Any kind of timber is a good insulator, so the door itself will do its’ part to keep out the cold, but as with any front door these days, glass sections should be double glazed.
Our Timber Front Door Rating
• Visual appeal: 90% – but needs to be looked after.
• Endurance: 60% to 70% – Hardwood has the higher rating.
• Forced entry & fire resistance: 60% – unless you have a fire rated door
• Reaction to long term adverse weather: 60% – wood shrinks and expands in dry or wet conditions.
• Energy savings potential: 60% – timber is a natural insulator but does not have specific features like the other types.
• Up-front cost: Lowest to high. Softwood front doors can be cheap, hardwood doors costlier.
2 uPVC Front Doors
Manufactured from a hard, very durable vinyl polymer, uPVC front doors are massively popular in the UK. With a reputation of lasting a very long time without having an excessive need to be looked after, they are also widely available and comparatively well priced.
The uPVC front door colour range is quite wide at about 20 shades to choose from and, as we said earlier, there are also “wood-grain effect” surface finishes. You are not going to have to paint them and keeping them clean is just a matter of washing down as required.
In our opinion, front doors made from uPVC offer higher damage resistance than timber because they come with reinforced frames and panels, together with multi-point locks as standard, unlike a regular timber version.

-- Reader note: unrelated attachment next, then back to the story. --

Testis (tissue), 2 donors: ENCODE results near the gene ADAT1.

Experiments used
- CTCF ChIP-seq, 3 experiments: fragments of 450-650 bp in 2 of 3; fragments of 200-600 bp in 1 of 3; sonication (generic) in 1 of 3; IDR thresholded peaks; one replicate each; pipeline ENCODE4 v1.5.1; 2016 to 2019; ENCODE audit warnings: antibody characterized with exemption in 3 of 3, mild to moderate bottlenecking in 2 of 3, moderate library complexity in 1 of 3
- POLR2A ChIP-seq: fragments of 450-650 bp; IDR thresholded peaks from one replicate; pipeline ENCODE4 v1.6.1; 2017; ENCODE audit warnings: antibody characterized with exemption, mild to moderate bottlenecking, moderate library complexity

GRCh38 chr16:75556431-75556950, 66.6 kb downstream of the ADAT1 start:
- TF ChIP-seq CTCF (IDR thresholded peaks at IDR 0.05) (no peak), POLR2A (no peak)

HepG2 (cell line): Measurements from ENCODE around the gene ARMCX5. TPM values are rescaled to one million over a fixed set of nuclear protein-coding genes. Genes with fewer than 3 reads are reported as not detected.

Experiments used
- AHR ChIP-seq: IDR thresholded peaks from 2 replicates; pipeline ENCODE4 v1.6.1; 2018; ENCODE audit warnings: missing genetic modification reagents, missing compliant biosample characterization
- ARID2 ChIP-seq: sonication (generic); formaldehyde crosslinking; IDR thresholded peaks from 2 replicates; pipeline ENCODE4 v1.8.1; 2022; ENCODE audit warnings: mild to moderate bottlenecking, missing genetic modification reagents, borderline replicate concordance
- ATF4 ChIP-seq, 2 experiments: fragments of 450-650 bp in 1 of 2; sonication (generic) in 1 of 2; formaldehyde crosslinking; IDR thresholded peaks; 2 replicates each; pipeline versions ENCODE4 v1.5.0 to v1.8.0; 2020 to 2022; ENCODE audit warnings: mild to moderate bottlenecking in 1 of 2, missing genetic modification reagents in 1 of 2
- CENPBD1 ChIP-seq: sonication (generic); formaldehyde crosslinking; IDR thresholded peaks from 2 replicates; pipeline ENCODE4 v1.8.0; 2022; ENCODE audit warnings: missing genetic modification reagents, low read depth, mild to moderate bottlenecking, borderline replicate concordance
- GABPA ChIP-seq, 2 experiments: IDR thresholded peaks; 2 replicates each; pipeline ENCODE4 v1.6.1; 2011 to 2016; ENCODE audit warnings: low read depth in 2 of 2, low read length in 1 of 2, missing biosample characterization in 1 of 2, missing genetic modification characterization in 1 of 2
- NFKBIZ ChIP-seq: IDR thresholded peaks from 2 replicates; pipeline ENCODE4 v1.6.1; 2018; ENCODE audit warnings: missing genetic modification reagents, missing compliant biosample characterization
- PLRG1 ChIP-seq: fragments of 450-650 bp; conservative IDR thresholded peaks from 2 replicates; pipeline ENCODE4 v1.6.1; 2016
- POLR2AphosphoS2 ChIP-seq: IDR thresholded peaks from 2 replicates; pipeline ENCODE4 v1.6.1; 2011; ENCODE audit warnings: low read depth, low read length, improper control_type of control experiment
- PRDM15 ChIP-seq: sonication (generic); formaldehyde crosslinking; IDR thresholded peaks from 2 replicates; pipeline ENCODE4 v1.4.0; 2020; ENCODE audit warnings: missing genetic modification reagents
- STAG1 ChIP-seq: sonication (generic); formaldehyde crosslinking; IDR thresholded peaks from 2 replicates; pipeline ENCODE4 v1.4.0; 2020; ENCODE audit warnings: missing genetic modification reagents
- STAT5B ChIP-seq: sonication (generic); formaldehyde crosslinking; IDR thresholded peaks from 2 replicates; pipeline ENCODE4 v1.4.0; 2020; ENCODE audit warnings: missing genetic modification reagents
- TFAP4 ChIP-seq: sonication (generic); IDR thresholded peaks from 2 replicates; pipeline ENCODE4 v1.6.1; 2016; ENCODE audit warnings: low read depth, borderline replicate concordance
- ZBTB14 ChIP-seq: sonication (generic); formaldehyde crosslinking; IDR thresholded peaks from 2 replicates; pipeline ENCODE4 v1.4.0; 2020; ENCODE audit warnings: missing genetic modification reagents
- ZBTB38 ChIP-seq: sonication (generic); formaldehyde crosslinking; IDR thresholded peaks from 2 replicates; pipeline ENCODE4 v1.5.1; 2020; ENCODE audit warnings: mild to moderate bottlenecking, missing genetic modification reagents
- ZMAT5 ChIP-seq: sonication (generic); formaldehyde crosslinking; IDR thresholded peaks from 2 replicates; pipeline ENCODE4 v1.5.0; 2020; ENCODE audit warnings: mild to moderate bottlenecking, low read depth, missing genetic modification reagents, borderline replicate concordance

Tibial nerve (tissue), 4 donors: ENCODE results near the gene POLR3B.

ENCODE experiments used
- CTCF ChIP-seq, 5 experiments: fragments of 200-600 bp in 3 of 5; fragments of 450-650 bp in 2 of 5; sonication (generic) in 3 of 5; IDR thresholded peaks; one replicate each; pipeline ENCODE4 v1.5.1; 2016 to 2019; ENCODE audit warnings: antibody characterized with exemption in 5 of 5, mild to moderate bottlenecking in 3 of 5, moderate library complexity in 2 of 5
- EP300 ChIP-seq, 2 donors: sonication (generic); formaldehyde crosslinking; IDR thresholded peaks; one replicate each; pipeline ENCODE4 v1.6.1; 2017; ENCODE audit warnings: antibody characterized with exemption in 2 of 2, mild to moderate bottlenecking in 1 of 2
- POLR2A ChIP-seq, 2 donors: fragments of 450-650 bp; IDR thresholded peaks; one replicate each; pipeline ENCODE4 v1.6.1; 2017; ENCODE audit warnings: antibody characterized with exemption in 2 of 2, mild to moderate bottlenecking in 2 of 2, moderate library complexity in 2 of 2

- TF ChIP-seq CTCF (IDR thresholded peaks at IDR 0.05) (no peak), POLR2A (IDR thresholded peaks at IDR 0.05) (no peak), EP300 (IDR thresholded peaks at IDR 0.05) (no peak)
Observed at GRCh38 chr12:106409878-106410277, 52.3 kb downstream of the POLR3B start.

One drawback of some lower quality uPVC front doors is that they can look “cheap” and plastic.
Our uPVC Front Door Rating
• Visual appeal: 70% -75% – if you buy a low quality one it can look plastic.
• Endurance: 85% to 90% – a good one will last decades.
• Forced entry & fire resistance: 90% – uPVC is not really flammable like timber and is very impact resistant.
• Reaction to long term adverse weather: 90% – no shrinkage or expansion issues.
• Energy savings potential: 90% – double glazed uPVC doors are specifically designed to be energy efficient.
• Up-front cost: Mid range, not the cheapest, but not the most expensive.
3 Composite Front Door
Rapidly gaining popularity because of its’ great visual appeal in both glossy and wood-grain effect finished surfaces, composite front doors occupy the higher end of the design range. A big part of the popularity of this product is the visual appeal.
Sometimes confused with a uPVC door, a composite front door shares many similar features and characteristics, with the exception that is the primary outer surface is made from GRP (Glass Reinforced Polymer). GRP is extremely tough, very hard wearing and has the ability to produce very glossy or textured surfaces which are perfect for a front door.
The core contains insulating material and reinforcing elements making composite doors very strong and highly energy efficient, equal to or even bettering the properties of a uPVC front door.